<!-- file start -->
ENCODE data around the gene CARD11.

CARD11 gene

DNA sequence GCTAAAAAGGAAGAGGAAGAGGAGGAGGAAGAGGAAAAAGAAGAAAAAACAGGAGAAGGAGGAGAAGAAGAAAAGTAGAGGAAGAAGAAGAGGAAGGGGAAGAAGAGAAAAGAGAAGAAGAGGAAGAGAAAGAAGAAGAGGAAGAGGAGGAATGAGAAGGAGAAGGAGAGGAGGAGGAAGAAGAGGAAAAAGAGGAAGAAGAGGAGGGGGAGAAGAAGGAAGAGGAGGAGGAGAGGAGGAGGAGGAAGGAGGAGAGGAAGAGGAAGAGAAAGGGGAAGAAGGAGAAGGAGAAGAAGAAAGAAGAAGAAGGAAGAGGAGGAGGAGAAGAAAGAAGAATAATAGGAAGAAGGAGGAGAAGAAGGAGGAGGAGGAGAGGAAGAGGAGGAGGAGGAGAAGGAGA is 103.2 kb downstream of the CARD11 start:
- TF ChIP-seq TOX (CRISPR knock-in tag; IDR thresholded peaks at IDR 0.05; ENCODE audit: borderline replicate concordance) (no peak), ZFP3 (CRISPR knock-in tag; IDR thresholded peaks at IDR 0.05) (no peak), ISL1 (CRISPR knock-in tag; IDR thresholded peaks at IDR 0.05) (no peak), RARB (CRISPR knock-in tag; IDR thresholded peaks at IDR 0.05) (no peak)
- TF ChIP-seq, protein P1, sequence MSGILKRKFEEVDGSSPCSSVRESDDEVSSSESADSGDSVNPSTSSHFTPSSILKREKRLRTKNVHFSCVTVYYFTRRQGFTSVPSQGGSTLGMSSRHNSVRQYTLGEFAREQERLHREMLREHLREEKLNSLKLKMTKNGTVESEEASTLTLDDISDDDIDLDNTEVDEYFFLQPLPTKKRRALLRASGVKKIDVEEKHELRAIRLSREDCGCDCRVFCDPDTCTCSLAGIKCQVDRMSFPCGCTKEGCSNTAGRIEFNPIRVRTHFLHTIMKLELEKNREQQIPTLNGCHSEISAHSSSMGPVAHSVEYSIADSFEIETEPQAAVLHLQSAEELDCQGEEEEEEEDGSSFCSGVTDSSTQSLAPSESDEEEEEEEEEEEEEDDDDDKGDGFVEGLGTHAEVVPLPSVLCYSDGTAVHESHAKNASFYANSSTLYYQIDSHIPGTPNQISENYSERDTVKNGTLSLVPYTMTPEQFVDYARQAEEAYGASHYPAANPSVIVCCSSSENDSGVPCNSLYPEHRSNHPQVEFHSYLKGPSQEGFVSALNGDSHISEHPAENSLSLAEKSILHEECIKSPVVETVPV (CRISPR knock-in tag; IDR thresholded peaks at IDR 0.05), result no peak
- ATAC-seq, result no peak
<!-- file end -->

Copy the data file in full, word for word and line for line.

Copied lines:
ENCODE data around the gene CARD11.

CARD11 gene

DNA sequence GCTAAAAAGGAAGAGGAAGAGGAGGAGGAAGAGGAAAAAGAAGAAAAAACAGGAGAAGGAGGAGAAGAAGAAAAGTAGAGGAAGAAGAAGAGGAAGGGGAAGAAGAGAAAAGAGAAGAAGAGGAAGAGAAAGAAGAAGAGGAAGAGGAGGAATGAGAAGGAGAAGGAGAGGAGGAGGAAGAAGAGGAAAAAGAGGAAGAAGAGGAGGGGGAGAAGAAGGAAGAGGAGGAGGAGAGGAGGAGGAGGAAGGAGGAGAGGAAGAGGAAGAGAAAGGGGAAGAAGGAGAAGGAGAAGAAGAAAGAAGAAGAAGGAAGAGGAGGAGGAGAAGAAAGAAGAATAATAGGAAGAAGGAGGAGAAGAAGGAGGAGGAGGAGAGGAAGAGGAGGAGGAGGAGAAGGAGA is 103.2 kb downstream of the CARD11 start:
- TF ChIP-seq TOX (CRISPR knock-in tag; IDR thresholded peaks at IDR 0.05; ENCODE audit: borderline replicate concordance) (no peak), ZFP3 (CRISPR knock-in tag; IDR thresholded peaks at IDR 0.05) (no peak), ISL1 (CRISPR knock-in tag; IDR thresholded peaks at IDR 0.05) (no peak), RARB (CRISPR knock-in tag; IDR thresholded peaks at IDR 0.05) (no peak)
- TF ChIP-seq, protein P1, sequence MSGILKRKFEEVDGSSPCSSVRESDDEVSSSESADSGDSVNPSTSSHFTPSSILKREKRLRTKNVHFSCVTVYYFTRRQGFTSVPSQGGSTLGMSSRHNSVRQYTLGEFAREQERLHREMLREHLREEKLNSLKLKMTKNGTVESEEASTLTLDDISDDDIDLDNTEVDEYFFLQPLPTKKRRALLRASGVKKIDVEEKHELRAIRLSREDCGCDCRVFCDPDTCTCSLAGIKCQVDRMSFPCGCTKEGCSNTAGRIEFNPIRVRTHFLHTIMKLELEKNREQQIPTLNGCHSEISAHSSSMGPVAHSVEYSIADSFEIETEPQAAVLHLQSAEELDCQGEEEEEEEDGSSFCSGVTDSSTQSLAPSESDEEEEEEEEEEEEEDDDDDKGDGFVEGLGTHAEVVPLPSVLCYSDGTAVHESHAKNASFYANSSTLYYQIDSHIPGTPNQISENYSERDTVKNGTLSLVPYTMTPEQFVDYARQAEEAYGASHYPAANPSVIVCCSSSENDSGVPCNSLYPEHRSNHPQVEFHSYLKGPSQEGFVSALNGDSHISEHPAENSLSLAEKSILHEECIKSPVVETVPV (CRISPR knock-in tag; IDR thresholded peaks at IDR 0.05), result no peak
- ATAC-seq, result no peak